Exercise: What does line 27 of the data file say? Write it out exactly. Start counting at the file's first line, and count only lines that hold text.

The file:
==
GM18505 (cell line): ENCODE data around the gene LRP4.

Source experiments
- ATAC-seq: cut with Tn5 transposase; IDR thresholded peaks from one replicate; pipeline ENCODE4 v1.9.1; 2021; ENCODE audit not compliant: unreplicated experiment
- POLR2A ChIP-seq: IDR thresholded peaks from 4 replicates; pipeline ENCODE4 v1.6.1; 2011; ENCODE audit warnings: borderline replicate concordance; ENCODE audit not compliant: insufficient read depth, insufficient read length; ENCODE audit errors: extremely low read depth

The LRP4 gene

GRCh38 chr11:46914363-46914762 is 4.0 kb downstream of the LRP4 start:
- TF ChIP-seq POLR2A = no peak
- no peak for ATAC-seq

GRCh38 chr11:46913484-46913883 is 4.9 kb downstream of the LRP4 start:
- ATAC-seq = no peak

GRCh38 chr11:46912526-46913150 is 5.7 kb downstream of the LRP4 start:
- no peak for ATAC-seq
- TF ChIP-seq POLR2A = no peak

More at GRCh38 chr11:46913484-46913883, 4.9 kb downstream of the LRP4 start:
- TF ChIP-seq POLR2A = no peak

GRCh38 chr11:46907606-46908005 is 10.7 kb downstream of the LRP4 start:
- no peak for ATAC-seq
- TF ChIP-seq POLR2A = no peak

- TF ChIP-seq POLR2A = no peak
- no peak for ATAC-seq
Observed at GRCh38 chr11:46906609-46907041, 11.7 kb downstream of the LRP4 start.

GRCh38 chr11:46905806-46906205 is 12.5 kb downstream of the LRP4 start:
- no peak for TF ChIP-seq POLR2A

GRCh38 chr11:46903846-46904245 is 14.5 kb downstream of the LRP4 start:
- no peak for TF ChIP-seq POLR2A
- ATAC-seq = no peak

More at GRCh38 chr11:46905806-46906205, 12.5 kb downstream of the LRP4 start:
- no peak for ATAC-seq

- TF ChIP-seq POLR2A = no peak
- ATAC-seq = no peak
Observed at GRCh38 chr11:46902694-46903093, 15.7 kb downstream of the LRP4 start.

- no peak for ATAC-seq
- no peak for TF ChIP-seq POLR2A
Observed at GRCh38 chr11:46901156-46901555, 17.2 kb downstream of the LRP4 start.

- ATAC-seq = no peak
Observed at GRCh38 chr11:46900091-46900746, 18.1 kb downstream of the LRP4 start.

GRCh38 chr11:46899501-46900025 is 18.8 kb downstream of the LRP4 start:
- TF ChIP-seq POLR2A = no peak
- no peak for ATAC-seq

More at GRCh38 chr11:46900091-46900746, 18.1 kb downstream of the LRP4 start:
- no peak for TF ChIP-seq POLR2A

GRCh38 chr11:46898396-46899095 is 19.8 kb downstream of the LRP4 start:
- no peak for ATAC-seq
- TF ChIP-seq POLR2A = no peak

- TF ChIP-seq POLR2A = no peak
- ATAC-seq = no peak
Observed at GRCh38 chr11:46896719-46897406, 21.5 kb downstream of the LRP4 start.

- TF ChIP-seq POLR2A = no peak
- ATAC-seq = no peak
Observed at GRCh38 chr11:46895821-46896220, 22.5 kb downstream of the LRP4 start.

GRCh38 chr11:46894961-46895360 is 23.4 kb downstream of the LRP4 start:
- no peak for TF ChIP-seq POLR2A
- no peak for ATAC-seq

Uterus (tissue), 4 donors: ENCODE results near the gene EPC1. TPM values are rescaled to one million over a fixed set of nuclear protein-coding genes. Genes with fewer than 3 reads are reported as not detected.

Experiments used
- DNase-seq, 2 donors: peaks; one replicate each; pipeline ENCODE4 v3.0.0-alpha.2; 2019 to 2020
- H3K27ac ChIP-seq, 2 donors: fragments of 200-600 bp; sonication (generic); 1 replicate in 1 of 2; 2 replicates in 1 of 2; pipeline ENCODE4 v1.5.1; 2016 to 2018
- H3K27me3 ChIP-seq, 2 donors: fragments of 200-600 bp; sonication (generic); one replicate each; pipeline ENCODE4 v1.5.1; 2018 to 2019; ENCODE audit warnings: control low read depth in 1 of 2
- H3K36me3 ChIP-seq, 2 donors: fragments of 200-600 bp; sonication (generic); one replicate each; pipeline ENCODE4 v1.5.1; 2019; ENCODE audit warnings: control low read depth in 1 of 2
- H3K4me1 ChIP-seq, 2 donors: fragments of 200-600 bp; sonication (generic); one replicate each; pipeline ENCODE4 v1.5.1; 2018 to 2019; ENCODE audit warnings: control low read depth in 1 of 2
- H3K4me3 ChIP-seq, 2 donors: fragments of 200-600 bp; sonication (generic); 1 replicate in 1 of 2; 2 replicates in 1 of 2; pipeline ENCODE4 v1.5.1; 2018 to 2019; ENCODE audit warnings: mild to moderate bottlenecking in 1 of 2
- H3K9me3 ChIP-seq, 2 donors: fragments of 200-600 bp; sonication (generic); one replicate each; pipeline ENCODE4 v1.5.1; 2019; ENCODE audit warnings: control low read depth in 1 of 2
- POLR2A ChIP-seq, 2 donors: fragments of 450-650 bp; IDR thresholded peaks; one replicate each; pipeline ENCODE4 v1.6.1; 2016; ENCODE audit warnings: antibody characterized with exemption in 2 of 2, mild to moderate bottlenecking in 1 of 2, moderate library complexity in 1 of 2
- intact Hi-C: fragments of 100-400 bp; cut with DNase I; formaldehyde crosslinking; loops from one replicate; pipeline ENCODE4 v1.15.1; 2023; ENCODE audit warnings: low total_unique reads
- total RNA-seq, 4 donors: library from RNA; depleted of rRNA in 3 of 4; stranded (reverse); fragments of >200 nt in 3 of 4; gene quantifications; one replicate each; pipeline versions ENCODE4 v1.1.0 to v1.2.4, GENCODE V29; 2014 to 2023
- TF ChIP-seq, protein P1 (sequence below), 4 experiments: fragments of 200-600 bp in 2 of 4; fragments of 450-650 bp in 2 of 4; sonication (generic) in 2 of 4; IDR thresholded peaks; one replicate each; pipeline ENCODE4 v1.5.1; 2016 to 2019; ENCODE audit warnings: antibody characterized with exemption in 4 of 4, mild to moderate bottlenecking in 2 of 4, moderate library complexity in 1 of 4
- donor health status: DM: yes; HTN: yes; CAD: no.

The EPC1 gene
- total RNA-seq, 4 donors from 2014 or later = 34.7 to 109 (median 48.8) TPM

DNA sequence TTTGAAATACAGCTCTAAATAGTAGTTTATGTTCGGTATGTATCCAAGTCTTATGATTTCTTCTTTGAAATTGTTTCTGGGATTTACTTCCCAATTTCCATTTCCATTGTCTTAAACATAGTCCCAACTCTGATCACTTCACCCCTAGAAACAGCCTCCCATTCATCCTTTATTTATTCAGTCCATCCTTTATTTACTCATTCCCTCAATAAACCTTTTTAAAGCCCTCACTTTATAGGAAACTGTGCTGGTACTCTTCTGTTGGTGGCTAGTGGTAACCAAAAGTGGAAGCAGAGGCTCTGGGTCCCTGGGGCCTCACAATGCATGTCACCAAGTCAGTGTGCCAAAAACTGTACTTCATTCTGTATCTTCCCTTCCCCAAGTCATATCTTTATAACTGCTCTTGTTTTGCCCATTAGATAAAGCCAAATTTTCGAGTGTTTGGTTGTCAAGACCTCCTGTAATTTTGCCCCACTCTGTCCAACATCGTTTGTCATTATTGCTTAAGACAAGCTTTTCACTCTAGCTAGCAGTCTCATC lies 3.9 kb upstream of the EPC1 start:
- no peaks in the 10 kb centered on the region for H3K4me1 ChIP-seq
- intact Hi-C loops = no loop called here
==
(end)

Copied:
More at GRCh38 chr11:46905806-46906205, 12.5 kb downstream of the LRP4 start: